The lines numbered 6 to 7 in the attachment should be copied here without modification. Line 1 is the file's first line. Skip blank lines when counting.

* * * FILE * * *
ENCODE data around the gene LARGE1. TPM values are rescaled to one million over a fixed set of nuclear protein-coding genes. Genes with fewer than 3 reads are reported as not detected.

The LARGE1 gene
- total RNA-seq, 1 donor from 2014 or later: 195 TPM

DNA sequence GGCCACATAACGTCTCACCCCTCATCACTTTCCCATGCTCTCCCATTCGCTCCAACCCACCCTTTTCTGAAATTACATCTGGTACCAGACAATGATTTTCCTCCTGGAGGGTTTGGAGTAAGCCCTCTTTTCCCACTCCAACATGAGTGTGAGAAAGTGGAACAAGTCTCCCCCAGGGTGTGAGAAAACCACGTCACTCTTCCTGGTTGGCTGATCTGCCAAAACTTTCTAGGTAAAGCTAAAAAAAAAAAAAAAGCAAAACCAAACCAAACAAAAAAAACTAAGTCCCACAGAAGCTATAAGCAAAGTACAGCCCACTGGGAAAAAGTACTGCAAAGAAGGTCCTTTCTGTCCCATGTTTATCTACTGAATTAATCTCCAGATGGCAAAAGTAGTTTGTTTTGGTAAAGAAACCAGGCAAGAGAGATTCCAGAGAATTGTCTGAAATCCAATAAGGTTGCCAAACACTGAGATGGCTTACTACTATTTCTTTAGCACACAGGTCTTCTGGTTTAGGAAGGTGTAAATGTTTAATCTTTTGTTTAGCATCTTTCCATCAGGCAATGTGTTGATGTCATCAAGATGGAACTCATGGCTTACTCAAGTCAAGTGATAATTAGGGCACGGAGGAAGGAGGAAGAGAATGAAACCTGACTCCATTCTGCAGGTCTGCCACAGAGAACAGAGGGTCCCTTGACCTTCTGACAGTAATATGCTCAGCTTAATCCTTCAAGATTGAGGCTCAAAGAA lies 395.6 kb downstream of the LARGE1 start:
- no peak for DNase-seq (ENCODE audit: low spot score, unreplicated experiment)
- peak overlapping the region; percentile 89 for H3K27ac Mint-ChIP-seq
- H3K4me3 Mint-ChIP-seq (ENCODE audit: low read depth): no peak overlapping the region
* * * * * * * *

- peak overlapping the region; percentile 89 for H3K27ac Mint-ChIP-seq
- H3K4me3 Mint-ChIP-seq (ENCODE audit: low read depth): no peak overlapping the region